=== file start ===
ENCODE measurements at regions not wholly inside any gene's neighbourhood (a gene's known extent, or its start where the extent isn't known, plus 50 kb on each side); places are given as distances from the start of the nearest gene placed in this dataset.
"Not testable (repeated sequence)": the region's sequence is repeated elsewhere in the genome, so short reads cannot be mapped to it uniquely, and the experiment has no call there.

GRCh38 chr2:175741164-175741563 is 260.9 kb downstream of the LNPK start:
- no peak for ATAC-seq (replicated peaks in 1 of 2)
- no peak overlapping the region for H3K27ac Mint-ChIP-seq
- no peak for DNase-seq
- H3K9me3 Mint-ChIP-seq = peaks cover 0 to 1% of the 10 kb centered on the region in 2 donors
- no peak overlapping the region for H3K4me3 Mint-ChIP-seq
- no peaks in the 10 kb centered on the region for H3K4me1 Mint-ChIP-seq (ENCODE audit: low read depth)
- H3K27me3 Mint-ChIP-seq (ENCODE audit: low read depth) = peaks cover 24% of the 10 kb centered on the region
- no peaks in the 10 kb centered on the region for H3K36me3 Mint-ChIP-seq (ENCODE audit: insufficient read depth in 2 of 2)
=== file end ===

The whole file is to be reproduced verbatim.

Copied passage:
ENCODE measurements at regions not wholly inside any gene's neighbourhood (a gene's known extent, or its start where the extent isn't known, plus 50 kb on each side); places are given as distances from the start of the nearest gene placed in this dataset.
"Not testable (repeated sequence)": the region's sequence is repeated elsewhere in the genome, so short reads cannot be mapped to it uniquely, and the experiment has no call there.

GRCh38 chr2:175741164-175741563 is 260.9 kb downstream of the LNPK start:
- no peak for ATAC-seq (replicated peaks in 1 of 2)
- no peak overlapping the region for H3K27ac Mint-ChIP-seq
- no peak for DNase-seq
- H3K9me3 Mint-ChIP-seq = peaks cover 0 to 1% of the 10 kb centered on the region in 2 donors
- no peak overlapping the region for H3K4me3 Mint-ChIP-seq
- no peaks in the 10 kb centered on the region for H3K4me1 Mint-ChIP-seq (ENCODE audit: low read depth)
- H3K27me3 Mint-ChIP-seq (ENCODE audit: low read depth) = peaks cover 24% of the 10 kb centered on the region
- no peaks in the 10 kb centered on the region for H3K36me3 Mint-ChIP-seq (ENCODE audit: insufficient read depth in 2 of 2)